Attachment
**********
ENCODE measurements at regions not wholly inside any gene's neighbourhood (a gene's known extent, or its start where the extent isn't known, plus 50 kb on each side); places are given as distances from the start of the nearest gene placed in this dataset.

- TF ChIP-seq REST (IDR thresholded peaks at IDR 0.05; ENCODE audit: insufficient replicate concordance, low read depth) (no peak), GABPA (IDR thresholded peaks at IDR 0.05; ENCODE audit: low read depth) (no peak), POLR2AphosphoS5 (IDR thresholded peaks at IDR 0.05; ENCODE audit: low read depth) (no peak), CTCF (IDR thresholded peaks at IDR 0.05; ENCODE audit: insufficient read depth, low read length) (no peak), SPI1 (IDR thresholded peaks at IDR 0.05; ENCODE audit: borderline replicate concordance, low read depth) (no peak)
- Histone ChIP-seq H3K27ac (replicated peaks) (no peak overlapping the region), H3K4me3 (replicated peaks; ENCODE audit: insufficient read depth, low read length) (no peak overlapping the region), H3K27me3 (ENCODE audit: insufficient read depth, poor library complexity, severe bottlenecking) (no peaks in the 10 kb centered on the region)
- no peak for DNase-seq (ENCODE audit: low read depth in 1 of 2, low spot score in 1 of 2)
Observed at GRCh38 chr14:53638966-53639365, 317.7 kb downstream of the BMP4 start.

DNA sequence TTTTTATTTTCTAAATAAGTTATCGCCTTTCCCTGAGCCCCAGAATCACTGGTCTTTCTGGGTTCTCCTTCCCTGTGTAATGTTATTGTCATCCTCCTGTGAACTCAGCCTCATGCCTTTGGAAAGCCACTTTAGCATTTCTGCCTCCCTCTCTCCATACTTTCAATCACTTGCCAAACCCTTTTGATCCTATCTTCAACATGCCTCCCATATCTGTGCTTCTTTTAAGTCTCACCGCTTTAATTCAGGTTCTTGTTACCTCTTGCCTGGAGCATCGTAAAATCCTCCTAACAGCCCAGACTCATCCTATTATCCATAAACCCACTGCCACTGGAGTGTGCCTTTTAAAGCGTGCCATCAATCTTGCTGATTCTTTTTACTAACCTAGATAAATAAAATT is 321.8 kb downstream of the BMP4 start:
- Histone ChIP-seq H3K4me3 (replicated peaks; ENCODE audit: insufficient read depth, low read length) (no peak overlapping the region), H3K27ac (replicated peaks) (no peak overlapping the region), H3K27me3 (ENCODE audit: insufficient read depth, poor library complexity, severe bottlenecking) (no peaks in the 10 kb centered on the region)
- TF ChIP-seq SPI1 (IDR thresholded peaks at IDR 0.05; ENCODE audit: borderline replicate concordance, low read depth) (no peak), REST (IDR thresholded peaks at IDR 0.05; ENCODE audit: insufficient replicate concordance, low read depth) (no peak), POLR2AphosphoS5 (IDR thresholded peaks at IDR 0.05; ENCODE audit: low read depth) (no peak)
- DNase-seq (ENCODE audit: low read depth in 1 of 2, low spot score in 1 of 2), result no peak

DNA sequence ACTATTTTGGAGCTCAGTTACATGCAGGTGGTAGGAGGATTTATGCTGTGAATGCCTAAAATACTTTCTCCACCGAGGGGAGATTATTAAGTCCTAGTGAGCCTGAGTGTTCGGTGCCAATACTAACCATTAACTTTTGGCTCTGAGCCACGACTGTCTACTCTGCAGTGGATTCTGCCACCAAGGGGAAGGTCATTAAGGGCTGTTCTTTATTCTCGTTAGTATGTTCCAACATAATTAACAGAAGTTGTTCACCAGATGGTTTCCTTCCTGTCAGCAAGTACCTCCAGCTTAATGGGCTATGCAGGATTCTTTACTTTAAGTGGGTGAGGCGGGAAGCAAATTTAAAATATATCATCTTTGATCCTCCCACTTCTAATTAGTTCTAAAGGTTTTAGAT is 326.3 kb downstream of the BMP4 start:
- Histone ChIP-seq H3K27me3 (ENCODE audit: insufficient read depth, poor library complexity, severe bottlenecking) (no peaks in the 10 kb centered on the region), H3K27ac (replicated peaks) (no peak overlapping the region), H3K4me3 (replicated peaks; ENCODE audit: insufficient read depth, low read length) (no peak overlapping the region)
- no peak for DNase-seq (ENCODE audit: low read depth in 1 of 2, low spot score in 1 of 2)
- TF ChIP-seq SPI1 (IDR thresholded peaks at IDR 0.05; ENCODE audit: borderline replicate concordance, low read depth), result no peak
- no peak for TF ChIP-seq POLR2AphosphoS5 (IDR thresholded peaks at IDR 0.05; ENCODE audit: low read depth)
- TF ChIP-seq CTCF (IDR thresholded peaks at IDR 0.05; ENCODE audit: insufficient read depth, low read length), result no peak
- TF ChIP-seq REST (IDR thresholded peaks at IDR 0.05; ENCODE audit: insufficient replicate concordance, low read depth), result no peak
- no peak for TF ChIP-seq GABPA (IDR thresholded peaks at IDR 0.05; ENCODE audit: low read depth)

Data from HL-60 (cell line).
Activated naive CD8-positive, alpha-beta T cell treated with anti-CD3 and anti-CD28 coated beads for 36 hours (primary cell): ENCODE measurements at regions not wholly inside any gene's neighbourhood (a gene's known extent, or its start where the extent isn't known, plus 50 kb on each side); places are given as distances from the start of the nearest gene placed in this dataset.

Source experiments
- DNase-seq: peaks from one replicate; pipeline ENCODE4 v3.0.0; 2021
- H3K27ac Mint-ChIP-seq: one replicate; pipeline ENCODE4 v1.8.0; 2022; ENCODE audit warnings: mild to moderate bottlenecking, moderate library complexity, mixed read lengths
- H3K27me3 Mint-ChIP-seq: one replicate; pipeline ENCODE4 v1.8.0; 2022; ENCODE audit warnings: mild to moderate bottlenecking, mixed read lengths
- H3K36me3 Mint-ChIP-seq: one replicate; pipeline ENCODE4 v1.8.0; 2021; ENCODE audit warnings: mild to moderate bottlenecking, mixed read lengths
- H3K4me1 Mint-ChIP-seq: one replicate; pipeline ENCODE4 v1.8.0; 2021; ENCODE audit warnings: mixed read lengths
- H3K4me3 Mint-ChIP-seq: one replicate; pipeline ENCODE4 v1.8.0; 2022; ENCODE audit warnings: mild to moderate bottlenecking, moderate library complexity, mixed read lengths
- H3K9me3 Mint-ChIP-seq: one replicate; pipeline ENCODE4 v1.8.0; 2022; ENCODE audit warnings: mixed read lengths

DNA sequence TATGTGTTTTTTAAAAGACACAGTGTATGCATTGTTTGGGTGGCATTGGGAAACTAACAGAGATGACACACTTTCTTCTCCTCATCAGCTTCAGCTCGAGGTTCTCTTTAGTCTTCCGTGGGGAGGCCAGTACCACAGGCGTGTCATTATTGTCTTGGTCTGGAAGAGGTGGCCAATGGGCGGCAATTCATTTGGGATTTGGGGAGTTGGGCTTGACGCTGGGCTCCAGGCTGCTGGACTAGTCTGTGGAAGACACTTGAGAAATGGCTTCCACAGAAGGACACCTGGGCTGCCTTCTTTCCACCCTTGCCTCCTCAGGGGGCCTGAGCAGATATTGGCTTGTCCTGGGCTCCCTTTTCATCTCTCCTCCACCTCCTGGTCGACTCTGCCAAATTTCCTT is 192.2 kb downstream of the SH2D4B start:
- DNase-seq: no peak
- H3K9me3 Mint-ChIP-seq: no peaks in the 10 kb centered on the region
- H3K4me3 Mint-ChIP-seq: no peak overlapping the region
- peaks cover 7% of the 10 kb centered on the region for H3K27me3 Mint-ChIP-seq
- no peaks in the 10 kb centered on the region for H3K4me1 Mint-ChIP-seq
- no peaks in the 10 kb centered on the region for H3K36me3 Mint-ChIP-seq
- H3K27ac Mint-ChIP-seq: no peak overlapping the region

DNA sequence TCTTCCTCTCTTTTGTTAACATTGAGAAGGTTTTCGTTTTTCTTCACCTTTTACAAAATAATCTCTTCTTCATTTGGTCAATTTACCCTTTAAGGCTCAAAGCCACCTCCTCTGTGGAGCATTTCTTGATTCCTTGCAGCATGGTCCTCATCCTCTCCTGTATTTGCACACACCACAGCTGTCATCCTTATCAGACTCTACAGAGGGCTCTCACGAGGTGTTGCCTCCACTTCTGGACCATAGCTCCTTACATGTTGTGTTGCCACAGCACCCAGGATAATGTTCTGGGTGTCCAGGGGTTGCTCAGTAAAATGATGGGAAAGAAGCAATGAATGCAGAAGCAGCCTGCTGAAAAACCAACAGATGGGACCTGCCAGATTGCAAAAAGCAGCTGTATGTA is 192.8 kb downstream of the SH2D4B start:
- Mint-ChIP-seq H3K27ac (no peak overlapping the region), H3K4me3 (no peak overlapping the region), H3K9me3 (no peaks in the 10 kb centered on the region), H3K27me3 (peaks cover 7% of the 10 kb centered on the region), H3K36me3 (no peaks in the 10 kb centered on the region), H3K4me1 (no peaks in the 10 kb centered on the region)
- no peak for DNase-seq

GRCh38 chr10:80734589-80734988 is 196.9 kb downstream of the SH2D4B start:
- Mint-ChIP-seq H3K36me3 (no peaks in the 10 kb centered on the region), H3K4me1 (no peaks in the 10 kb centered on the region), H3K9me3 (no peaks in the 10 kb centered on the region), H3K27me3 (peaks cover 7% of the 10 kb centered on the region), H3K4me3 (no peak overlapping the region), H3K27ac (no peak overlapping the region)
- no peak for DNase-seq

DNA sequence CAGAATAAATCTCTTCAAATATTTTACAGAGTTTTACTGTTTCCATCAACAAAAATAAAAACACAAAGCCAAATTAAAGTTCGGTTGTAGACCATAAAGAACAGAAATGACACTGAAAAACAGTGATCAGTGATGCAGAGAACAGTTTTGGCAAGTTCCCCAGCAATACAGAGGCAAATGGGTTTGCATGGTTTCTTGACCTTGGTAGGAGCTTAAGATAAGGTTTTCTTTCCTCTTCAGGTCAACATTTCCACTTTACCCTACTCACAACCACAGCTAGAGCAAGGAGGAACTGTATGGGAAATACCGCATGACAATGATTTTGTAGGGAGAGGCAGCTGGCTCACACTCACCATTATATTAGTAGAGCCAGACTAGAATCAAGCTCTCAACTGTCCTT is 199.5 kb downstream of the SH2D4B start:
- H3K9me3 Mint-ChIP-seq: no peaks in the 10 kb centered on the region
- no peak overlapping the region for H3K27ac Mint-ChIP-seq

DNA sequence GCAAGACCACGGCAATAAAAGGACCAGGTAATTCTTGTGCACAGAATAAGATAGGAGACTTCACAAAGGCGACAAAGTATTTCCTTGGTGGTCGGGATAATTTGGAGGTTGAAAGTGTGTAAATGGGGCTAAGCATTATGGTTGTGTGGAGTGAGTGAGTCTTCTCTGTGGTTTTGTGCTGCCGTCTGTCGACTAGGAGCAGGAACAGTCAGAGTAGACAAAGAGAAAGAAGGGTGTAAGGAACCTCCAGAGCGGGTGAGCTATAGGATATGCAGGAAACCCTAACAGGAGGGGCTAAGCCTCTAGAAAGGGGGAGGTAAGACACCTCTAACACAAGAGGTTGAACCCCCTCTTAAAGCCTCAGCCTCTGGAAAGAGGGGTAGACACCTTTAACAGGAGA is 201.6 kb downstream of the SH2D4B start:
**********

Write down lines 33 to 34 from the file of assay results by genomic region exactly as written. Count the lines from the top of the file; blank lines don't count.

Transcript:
- no peaks in the 10 kb centered on the region for H3K4me1 Mint-ChIP-seq
- no peaks in the 10 kb centered on the region for H3K36me3 Mint-ChIP-seq